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Embezzlement California

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BUSINESS
January 31, 1995 | Times Staff and Wire Reports
Businessman Pleads Guilty in $3.78-Million Fraud: A Santa Barbara businessman pleaded guilty to fraud connected with the failure of two California title companies that he formerly headed, Insurance Commissioner Chuck Quackenbush announced. Devin Charles Park, 36, admitted to illegally converting to his own use some $3.13 million in escrow funds deposited in the companies, Trico Title Co. and Homestead Title Co., which were seized last summer by the state Insurance Department.
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BUSINESS
June 6, 1995 | From Associated Press
A Santa Barbara businessman was ordered Monday to pay $4 million and spend more than five years in jail for siphoning funds from two title insurance companies he managed that later failed. Devin Charles Park, 36, had pleaded guilty in January to federal charges of mail fraud, theft of government property and making a false statement to a financial institution. U.S. District Judge David Kenyon imposed the maximum sentence allowed under federal guidelines, 63 months. Trico Title Co.
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BUSINESS
June 6, 1995 | From Associated Press
A Santa Barbara businessman was ordered Monday to pay $4 million and spend more than five years in jail for siphoning funds from two title insurance companies he managed that later failed. Devin Charles Park, 36, had pleaded guilty in January to federal charges of mail fraud, theft of government property and making a false statement to a financial institution. U.S. District Judge David Kenyon imposed the maximum sentence allowed under federal guidelines, 63 months. Trico Title Co.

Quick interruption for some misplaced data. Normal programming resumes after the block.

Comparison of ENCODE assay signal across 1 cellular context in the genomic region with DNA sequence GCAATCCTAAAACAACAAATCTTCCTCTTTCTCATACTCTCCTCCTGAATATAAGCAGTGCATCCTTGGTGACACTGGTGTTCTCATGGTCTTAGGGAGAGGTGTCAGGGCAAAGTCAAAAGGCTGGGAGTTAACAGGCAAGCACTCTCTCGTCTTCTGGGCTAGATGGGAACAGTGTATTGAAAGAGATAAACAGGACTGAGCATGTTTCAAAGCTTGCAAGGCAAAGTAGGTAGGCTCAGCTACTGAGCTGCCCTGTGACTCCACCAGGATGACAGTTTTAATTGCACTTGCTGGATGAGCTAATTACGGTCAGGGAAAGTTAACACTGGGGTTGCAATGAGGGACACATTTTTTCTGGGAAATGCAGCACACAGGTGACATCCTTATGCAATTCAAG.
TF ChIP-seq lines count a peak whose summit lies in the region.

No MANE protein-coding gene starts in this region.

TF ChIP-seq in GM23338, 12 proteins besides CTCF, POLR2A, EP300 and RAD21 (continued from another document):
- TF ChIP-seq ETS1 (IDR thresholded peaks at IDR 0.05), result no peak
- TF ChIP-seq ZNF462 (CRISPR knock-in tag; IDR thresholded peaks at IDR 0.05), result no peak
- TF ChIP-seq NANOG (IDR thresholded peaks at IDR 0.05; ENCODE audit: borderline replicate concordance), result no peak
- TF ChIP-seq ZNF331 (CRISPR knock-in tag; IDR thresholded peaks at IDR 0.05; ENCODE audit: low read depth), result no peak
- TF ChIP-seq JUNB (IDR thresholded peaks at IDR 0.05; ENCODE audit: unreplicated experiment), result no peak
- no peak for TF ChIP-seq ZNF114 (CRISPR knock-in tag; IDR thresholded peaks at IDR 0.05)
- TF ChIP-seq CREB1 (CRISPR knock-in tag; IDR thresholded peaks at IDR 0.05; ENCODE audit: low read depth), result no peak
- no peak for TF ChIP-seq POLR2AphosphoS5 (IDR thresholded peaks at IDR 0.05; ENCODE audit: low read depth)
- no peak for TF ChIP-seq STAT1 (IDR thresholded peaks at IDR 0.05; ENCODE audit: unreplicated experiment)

BUSINESS
January 31, 1995 | Times Staff and Wire Reports
Businessman Pleads Guilty in $3.78-Million Fraud: A Santa Barbara businessman pleaded guilty to fraud connected with the failure of two California title companies that he formerly headed, Insurance Commissioner Chuck Quackenbush announced. Devin Charles Park, 36, admitted to illegally converting to his own use some $3.13 million in escrow funds deposited in the companies, Trico Title Co. and Homestead Title Co., which were seized last summer by the state Insurance Department.